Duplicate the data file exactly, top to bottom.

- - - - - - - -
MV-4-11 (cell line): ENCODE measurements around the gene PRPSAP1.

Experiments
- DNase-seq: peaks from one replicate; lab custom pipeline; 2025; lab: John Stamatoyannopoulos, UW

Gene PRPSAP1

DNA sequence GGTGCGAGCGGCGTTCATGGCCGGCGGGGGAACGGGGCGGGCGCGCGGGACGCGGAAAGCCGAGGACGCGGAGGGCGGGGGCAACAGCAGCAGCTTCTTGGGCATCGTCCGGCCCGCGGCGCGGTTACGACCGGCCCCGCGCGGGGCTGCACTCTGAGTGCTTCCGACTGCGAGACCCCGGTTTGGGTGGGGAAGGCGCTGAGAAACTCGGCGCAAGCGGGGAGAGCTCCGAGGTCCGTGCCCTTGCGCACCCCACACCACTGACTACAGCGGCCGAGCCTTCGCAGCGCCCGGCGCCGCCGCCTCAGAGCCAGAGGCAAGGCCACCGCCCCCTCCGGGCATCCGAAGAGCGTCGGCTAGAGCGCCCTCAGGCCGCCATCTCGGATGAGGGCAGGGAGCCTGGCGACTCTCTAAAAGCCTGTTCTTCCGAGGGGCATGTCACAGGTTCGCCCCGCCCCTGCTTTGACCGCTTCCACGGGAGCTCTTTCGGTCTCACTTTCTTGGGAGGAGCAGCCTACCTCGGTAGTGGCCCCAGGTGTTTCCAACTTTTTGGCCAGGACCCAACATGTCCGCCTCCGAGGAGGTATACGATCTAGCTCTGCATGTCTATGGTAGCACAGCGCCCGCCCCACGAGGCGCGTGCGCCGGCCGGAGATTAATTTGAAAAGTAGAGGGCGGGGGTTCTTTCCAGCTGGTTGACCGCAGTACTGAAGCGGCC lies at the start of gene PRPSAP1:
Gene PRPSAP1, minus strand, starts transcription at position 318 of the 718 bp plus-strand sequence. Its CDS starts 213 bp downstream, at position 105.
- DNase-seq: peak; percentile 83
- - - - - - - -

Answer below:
MV-4-11 (cell line): ENCODE measurements around the gene PRPSAP1.

Experiments
- DNase-seq: peaks from one replicate; lab custom pipeline; 2025; lab: John Stamatoyannopoulos, UW

Gene PRPSAP1

DNA sequence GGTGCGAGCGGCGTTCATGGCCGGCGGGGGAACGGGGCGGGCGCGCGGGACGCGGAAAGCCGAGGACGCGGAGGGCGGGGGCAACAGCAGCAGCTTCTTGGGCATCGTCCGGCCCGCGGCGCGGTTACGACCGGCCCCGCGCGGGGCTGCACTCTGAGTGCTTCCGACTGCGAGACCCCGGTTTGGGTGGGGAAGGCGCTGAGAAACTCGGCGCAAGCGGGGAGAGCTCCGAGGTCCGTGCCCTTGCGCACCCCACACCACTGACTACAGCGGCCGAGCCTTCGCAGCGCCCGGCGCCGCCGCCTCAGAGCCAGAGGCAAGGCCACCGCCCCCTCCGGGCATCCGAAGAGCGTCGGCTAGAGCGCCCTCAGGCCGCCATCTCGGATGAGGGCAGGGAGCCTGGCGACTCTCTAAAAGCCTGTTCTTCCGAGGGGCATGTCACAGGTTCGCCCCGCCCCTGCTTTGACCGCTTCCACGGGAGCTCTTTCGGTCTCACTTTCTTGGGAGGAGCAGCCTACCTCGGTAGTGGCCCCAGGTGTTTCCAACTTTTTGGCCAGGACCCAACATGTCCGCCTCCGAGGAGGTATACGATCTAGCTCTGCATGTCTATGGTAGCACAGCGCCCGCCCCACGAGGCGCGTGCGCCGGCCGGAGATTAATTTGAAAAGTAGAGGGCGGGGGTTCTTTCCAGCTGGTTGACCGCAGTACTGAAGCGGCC lies at the start of gene PRPSAP1:
Gene PRPSAP1, minus strand, starts transcription at position 318 of the 718 bp plus-strand sequence. Its CDS starts 213 bp downstream, at position 105.
- DNase-seq: peak; percentile 83